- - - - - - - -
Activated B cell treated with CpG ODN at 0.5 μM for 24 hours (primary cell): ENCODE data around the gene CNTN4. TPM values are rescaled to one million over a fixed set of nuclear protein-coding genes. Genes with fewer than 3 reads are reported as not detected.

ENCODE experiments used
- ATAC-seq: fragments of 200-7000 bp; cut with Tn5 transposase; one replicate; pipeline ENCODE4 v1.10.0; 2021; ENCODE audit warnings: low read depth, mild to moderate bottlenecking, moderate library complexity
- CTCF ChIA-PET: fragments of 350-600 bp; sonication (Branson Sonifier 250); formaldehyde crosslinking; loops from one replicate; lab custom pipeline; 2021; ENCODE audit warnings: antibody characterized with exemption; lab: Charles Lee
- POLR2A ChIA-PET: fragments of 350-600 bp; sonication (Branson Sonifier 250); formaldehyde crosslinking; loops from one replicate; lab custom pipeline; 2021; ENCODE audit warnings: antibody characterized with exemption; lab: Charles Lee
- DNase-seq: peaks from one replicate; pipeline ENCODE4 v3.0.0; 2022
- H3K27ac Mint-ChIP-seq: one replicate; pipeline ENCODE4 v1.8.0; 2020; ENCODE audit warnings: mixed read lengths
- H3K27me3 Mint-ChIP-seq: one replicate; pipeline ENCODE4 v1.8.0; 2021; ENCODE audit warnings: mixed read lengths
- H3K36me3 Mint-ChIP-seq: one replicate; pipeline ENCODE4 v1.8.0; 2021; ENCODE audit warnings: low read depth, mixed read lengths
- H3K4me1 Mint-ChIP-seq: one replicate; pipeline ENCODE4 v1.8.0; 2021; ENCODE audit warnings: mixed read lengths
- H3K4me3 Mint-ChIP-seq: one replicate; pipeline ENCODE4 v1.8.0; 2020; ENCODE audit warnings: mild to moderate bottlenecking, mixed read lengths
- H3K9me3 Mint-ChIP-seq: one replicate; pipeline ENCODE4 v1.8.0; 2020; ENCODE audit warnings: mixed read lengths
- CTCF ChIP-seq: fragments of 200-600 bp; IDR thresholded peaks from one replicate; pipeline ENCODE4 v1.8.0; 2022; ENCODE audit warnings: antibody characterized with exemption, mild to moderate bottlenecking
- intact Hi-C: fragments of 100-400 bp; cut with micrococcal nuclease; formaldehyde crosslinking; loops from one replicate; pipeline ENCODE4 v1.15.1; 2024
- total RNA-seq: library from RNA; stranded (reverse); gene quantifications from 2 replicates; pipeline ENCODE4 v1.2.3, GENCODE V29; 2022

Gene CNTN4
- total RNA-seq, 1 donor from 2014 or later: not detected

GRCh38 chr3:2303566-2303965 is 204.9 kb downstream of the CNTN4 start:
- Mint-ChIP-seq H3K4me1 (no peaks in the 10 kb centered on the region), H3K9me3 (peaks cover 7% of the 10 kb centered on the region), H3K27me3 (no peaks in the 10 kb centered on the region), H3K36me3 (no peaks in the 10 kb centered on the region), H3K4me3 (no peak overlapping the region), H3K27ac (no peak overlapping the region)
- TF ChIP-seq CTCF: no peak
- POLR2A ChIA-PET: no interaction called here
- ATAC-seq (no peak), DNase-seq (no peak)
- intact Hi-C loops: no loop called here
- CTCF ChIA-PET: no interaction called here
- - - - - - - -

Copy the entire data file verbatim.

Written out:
Activated B cell treated with CpG ODN at 0.5 μM for 24 hours (primary cell): ENCODE data around the gene CNTN4. TPM values are rescaled to one million over a fixed set of nuclear protein-coding genes. Genes with fewer than 3 reads are reported as not detected.

ENCODE experiments used
- ATAC-seq: fragments of 200-7000 bp; cut with Tn5 transposase; one replicate; pipeline ENCODE4 v1.10.0; 2021; ENCODE audit warnings: low read depth, mild to moderate bottlenecking, moderate library complexity
- CTCF ChIA-PET: fragments of 350-600 bp; sonication (Branson Sonifier 250); formaldehyde crosslinking; loops from one replicate; lab custom pipeline; 2021; ENCODE audit warnings: antibody characterized with exemption; lab: Charles Lee
- POLR2A ChIA-PET: fragments of 350-600 bp; sonication (Branson Sonifier 250); formaldehyde crosslinking; loops from one replicate; lab custom pipeline; 2021; ENCODE audit warnings: antibody characterized with exemption; lab: Charles Lee
- DNase-seq: peaks from one replicate; pipeline ENCODE4 v3.0.0; 2022
- H3K27ac Mint-ChIP-seq: one replicate; pipeline ENCODE4 v1.8.0; 2020; ENCODE audit warnings: mixed read lengths
- H3K27me3 Mint-ChIP-seq: one replicate; pipeline ENCODE4 v1.8.0; 2021; ENCODE audit warnings: mixed read lengths
- H3K36me3 Mint-ChIP-seq: one replicate; pipeline ENCODE4 v1.8.0; 2021; ENCODE audit warnings: low read depth, mixed read lengths
- H3K4me1 Mint-ChIP-seq: one replicate; pipeline ENCODE4 v1.8.0; 2021; ENCODE audit warnings: mixed read lengths
- H3K4me3 Mint-ChIP-seq: one replicate; pipeline ENCODE4 v1.8.0; 2020; ENCODE audit warnings: mild to moderate bottlenecking, mixed read lengths
- H3K9me3 Mint-ChIP-seq: one replicate; pipeline ENCODE4 v1.8.0; 2020; ENCODE audit warnings: mixed read lengths
- CTCF ChIP-seq: fragments of 200-600 bp; IDR thresholded peaks from one replicate; pipeline ENCODE4 v1.8.0; 2022; ENCODE audit warnings: antibody characterized with exemption, mild to moderate bottlenecking
- intact Hi-C: fragments of 100-400 bp; cut with micrococcal nuclease; formaldehyde crosslinking; loops from one replicate; pipeline ENCODE4 v1.15.1; 2024
- total RNA-seq: library from RNA; stranded (reverse); gene quantifications from 2 replicates; pipeline ENCODE4 v1.2.3, GENCODE V29; 2022

Gene CNTN4
- total RNA-seq, 1 donor from 2014 or later: not detected

GRCh38 chr3:2303566-2303965 is 204.9 kb downstream of the CNTN4 start:
- Mint-ChIP-seq H3K4me1 (no peaks in the 10 kb centered on the region), H3K9me3 (peaks cover 7% of the 10 kb centered on the region), H3K27me3 (no peaks in the 10 kb centered on the region), H3K36me3 (no peaks in the 10 kb centered on the region), H3K4me3 (no peak overlapping the region), H3K27ac (no peak overlapping the region)
- TF ChIP-seq CTCF: no peak
- POLR2A ChIA-PET: no interaction called here
- ATAC-seq (no peak), DNase-seq (no peak)
- intact Hi-C loops: no loop called here
- CTCF ChIA-PET: no interaction called here